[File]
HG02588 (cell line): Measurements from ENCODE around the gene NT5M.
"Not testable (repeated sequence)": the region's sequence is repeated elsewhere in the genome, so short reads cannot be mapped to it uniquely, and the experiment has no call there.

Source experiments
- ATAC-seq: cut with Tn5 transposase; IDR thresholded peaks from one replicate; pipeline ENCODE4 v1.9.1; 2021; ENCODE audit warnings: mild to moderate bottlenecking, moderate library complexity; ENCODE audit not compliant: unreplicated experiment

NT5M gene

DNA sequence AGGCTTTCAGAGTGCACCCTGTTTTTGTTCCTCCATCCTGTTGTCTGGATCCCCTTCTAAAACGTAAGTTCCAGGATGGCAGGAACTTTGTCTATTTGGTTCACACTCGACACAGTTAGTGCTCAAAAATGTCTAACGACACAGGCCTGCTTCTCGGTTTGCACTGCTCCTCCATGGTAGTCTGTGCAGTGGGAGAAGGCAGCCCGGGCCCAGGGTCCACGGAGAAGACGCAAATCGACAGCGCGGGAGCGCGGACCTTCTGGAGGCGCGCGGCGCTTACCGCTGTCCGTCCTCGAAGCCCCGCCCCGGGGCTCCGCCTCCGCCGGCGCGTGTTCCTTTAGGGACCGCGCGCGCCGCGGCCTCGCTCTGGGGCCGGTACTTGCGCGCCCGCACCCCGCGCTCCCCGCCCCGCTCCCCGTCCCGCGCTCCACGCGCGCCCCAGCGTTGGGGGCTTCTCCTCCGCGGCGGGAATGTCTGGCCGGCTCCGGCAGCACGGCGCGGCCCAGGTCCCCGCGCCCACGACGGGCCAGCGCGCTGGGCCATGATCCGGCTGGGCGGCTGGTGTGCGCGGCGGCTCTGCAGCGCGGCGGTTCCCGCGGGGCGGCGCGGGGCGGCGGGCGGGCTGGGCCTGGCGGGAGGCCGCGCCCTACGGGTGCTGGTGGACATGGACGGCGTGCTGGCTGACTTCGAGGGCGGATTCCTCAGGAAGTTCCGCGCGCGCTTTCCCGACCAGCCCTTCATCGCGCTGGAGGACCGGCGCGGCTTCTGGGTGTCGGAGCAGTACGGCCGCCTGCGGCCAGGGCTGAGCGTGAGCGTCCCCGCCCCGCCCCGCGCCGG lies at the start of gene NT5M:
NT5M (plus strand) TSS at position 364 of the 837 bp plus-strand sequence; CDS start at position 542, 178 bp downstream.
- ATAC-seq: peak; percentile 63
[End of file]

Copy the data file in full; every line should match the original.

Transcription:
HG02588 (cell line): Measurements from ENCODE around the gene NT5M.
"Not testable (repeated sequence)": the region's sequence is repeated elsewhere in the genome, so short reads cannot be mapped to it uniquely, and the experiment has no call there.

Source experiments
- ATAC-seq: cut with Tn5 transposase; IDR thresholded peaks from one replicate; pipeline ENCODE4 v1.9.1; 2021; ENCODE audit warnings: mild to moderate bottlenecking, moderate library complexity; ENCODE audit not compliant: unreplicated experiment

NT5M gene

DNA sequence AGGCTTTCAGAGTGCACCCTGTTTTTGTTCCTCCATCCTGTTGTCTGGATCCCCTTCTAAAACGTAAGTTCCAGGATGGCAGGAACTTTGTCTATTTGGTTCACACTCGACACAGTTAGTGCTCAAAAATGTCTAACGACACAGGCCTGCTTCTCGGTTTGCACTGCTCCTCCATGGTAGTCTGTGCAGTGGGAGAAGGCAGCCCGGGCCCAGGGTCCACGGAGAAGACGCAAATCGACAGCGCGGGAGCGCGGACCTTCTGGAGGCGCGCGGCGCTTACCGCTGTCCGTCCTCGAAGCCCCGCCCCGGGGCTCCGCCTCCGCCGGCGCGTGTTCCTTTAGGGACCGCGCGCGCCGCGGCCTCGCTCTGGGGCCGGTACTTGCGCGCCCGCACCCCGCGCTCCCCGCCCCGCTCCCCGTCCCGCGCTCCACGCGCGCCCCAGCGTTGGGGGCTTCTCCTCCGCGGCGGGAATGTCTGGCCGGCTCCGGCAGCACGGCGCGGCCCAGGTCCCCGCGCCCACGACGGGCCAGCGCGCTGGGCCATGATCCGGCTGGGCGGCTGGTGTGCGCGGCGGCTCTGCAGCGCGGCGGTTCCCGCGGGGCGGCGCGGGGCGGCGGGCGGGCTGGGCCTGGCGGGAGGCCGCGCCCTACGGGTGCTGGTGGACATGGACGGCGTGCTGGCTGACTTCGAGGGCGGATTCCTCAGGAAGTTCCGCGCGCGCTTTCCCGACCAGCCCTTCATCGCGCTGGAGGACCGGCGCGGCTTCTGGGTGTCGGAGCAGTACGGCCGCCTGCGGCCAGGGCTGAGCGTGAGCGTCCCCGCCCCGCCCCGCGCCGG lies at the start of gene NT5M:
NT5M (plus strand) TSS at position 364 of the 837 bp plus-strand sequence; CDS start at position 542, 178 bp downstream.
- ATAC-seq: peak; percentile 63